By Nathalie Bonney
I'm a hypocritical carnivore: I love meat, but ask me to eat a fish dish that can stare back at me and I'll pass. I'm likewise squeamish about eating meat that, in my opinion, rather crassly refers to the exact body part that you are about to eat: chicken hearts or feet? No thanks. Call it a fillet or steak and I'm much happier to chow down on the dead ani-mal parts, safe in the lack of conscious knowledge of what I'm eating.
That's why I can easily go to MacDonalds, or eat 'meat' noodles from my local Chinese without shuddering. However, I draw the line at foie gras. Much like diners with a sensi-tive soul who claim they can't eat veal 'because it's baby cow' but carry on eating baby sheep, AKA lamb (you see what I mean about the disassociation with different food names), the thought of enjoying foie gras is just too much. That French pate is made by force-feeding ducks until they are so full they are stuffed - in both the eaten-too-much and mortality sense - is inhumane and it doesn't matter how superior foie gras is to a bogstandard pate, I'm not having any of it. Like I said, I'm extremely hypocritical.
What then of ethically produced foie gras? A marketer's dream, no doubt, but is it simply marketing spin? French company La Maison Barthouil claims to produce foie gras from ducks that are allowed to live for longer, roam free on grassy pastures and aren't force-fed; duck heaven, for fourteen weeks. And so it was that I ate delicious foie gras guilt free. Merci beaucoup Maison Barthouil for showcasing your delights at French restaurant La Trouvaille, just off Carnaby Street in Soho (along with other French food producers from the basque region). Having showcased their wares at the Speciality and Fine Food Fair in London at the start of September, the producers were keen to demonstrate to food journos and industry peeps that there is more to French cuisine than stereotypical patisserie from Paris and hearty sausage cassoulet from Toulouse.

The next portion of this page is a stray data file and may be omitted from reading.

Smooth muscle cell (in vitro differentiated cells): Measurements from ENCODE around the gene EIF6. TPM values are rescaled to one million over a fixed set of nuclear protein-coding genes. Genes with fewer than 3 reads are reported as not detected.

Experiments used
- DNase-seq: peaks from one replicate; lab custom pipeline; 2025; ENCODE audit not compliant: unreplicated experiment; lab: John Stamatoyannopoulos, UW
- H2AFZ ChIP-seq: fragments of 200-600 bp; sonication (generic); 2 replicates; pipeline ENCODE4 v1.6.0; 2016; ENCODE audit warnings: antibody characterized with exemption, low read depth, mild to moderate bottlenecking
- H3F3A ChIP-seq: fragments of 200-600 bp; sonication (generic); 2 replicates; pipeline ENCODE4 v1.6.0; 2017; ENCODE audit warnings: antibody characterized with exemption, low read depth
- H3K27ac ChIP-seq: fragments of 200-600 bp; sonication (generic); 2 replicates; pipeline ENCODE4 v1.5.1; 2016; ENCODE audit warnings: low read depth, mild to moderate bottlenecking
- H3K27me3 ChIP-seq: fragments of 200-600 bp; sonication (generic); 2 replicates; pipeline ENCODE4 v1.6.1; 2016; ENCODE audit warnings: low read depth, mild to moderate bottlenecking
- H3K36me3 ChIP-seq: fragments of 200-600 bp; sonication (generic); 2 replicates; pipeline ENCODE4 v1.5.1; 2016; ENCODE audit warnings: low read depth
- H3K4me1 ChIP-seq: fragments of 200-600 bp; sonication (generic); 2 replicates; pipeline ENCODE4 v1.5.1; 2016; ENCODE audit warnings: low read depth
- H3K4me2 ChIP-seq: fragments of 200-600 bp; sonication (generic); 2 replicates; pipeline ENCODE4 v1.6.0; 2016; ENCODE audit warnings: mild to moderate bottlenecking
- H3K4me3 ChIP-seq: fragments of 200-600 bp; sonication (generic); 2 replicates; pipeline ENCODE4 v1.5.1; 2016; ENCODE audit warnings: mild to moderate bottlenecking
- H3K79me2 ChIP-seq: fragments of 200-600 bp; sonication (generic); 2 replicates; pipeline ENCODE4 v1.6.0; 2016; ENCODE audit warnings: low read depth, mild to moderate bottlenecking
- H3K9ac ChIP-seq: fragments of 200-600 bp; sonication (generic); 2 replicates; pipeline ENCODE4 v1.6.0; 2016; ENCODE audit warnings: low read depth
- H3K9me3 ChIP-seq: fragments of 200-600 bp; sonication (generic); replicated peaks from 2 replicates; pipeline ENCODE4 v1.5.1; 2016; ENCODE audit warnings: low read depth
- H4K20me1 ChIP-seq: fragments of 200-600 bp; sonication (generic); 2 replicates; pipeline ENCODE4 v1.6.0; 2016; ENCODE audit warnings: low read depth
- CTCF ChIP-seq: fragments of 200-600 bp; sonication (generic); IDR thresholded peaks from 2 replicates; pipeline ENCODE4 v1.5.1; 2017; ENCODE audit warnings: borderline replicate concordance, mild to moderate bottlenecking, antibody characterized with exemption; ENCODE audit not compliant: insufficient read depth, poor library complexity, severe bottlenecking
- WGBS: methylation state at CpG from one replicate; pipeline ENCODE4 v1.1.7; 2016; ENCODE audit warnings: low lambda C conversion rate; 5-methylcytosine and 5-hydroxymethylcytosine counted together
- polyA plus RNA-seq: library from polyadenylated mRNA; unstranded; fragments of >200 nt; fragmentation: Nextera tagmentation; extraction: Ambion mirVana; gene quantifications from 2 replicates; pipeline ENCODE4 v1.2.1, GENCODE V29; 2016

They were joined at La Trouvaille by other French food specialists from the Basque region. Confectioners Maison Pariès’ almond–like slices were delicious while the chocolates were incredibly rich; the Pays Basque Dairy Cooperative served its nutty flavoured cheese with cherry jam (not my bag); and family-run distiller and winegrower BRANA, whose pear flavoured distilled spirit was so strong, I felt like I'd just been run-ning for a bus in the cold, such was the glow on my cheeks, but it's cocoa-flavoured nectar was warm and luscious tasting.
If these Basque food producers wanted to prove they've got food us Brits would be happy buying, I happily concur. I drank rose wine because it was good rather than be-cause it was cheap, ate caviar and ethically reared smoked salmon as guilt-free as the foie gras, and admired macaroons so pretty it hurt to eat them.
Vive la revolution - the Basque food revolution that is.